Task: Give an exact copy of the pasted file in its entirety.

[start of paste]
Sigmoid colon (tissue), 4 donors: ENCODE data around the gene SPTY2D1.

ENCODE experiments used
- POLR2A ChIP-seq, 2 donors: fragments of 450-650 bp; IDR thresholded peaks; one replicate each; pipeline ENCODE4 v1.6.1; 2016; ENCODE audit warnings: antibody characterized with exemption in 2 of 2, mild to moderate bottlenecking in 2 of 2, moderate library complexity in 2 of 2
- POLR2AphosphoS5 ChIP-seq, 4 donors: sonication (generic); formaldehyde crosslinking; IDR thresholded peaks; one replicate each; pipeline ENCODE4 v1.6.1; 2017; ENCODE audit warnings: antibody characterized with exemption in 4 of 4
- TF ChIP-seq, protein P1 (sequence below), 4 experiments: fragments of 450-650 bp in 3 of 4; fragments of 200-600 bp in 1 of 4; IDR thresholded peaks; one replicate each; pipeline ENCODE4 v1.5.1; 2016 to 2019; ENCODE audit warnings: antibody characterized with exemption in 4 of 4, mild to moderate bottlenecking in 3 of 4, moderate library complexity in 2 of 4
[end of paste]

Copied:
Sigmoid colon (tissue), 4 donors: ENCODE data around the gene SPTY2D1.

ENCODE experiments used
- POLR2A ChIP-seq, 2 donors: fragments of 450-650 bp; IDR thresholded peaks; one replicate each; pipeline ENCODE4 v1.6.1; 2016; ENCODE audit warnings: antibody characterized with exemption in 2 of 2, mild to moderate bottlenecking in 2 of 2, moderate library complexity in 2 of 2
- POLR2AphosphoS5 ChIP-seq, 4 donors: sonication (generic); formaldehyde crosslinking; IDR thresholded peaks; one replicate each; pipeline ENCODE4 v1.6.1; 2017; ENCODE audit warnings: antibody characterized with exemption in 4 of 4
- TF ChIP-seq, protein P1 (sequence below), 4 experiments: fragments of 450-650 bp in 3 of 4; fragments of 200-600 bp in 1 of 4; IDR thresholded peaks; one replicate each; pipeline ENCODE4 v1.5.1; 2016 to 2019; ENCODE audit warnings: antibody characterized with exemption in 4 of 4, mild to moderate bottlenecking in 3 of 4, moderate library complexity in 2 of 4